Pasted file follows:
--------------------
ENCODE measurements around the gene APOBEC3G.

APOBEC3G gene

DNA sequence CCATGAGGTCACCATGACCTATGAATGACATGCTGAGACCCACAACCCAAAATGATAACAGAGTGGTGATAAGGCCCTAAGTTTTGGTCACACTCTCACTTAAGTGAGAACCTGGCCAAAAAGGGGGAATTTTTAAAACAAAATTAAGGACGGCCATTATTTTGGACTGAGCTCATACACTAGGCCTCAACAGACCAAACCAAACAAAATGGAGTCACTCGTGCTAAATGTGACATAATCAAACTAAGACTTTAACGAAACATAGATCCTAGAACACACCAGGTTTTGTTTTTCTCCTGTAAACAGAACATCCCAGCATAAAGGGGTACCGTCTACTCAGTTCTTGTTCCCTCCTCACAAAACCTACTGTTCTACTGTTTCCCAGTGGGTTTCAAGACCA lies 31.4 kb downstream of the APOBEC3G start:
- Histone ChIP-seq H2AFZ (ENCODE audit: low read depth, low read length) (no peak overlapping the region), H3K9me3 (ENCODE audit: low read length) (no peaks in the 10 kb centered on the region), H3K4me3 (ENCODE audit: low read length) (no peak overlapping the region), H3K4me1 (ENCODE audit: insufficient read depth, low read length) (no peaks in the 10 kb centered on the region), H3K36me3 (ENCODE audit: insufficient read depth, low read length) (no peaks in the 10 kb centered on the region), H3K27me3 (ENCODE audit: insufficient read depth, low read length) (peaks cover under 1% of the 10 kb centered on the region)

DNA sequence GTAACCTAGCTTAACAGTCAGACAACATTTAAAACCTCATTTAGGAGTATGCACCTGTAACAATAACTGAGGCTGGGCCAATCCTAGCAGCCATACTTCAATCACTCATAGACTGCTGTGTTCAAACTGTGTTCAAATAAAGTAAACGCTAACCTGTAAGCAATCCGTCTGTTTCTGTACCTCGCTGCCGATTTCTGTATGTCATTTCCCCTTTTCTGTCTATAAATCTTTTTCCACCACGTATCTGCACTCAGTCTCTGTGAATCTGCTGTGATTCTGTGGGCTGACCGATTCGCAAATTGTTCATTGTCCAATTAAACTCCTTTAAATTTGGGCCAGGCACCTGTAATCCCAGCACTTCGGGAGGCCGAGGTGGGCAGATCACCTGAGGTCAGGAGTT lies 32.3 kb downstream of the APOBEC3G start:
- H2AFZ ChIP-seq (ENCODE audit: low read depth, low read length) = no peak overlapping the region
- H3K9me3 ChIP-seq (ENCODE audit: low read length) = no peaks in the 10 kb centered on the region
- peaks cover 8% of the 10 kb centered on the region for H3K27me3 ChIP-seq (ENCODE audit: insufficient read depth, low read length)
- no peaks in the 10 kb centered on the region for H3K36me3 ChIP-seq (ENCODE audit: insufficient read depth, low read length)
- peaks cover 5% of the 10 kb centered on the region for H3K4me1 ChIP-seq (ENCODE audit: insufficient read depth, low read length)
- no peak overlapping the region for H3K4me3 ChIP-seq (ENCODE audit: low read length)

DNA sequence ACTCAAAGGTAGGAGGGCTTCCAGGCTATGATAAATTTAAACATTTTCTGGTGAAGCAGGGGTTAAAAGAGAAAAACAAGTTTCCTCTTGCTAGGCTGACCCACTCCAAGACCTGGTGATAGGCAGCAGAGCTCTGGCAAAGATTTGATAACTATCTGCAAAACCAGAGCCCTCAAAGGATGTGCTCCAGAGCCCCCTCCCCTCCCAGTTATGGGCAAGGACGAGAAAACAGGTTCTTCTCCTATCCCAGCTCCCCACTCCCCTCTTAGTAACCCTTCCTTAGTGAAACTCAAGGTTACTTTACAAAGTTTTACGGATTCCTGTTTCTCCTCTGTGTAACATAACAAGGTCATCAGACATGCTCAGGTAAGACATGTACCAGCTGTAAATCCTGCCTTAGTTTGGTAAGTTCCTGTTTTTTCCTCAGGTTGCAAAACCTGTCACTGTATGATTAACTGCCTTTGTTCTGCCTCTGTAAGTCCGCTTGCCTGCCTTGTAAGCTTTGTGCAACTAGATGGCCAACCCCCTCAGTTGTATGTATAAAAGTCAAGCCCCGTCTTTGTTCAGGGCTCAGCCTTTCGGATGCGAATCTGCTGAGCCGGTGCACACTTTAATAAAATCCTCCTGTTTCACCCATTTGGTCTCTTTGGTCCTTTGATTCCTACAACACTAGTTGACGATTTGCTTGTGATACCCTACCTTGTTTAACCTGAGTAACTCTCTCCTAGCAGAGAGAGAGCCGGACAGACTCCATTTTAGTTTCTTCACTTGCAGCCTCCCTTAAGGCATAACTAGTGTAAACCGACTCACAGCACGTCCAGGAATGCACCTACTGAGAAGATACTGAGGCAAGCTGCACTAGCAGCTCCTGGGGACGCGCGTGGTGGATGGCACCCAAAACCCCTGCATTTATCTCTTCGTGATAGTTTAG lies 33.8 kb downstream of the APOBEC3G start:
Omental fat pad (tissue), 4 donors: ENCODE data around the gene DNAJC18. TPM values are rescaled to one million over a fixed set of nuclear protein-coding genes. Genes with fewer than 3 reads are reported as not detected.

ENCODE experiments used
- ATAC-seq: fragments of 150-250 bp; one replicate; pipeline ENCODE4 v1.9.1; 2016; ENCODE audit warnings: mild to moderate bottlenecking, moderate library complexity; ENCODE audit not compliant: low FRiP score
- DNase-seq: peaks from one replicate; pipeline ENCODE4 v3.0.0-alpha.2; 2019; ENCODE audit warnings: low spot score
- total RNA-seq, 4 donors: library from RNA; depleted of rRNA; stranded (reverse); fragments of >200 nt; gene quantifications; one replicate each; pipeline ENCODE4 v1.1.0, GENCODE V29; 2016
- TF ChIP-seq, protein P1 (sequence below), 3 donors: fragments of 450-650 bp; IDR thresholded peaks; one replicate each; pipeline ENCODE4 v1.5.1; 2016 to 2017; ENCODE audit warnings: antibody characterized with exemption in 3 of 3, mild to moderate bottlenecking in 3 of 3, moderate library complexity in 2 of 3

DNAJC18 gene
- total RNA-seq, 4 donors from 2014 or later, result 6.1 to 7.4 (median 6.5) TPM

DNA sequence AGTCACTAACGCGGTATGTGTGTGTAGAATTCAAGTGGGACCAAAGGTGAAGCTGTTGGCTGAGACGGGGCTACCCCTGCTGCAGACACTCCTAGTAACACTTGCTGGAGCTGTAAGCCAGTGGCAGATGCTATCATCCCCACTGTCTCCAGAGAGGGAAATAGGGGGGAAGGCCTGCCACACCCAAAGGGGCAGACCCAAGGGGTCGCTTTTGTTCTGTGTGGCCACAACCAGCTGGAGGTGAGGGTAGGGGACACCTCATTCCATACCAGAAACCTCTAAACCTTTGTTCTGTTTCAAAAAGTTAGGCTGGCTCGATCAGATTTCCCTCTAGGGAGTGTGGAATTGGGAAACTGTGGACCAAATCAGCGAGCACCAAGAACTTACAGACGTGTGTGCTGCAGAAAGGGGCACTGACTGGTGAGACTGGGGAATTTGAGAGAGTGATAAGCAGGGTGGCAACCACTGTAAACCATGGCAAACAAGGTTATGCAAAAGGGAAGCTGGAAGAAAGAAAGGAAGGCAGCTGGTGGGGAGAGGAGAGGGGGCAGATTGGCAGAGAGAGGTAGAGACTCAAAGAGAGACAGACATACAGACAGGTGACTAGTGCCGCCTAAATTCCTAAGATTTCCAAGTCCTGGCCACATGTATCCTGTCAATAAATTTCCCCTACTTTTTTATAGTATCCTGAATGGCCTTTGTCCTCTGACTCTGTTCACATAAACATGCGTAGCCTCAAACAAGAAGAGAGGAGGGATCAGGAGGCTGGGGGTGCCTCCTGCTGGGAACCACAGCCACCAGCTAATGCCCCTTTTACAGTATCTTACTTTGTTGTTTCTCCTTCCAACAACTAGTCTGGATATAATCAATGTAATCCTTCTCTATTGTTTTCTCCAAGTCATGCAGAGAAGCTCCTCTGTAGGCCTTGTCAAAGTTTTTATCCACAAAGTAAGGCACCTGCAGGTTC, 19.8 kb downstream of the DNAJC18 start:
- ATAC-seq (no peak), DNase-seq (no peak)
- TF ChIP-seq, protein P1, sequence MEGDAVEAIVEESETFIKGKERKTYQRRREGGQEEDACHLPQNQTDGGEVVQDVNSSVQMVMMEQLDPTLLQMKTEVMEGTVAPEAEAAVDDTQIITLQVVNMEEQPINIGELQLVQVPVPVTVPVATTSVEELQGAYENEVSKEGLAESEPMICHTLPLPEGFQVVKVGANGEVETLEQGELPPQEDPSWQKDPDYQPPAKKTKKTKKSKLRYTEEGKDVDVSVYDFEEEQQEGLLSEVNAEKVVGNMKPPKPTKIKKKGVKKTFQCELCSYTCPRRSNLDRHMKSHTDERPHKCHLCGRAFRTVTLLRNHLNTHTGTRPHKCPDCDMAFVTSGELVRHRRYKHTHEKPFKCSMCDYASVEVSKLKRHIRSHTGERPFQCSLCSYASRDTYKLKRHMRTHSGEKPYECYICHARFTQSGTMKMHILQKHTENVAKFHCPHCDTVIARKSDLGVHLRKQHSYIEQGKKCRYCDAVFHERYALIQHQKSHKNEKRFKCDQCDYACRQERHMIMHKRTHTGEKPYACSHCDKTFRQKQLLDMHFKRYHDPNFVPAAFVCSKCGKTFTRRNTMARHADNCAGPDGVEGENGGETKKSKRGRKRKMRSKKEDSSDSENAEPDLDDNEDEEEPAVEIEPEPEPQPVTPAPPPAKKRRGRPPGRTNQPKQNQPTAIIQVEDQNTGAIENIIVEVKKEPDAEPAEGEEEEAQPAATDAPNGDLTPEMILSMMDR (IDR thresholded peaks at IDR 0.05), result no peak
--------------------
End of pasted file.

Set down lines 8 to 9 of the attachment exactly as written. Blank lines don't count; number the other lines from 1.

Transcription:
- peaks cover 8% of the 10 kb centered on the region for H3K27me3 ChIP-seq (ENCODE audit: insufficient read depth, low read length)
- no peaks in the 10 kb centered on the region for H3K36me3 ChIP-seq (ENCODE audit: insufficient read depth, low read length)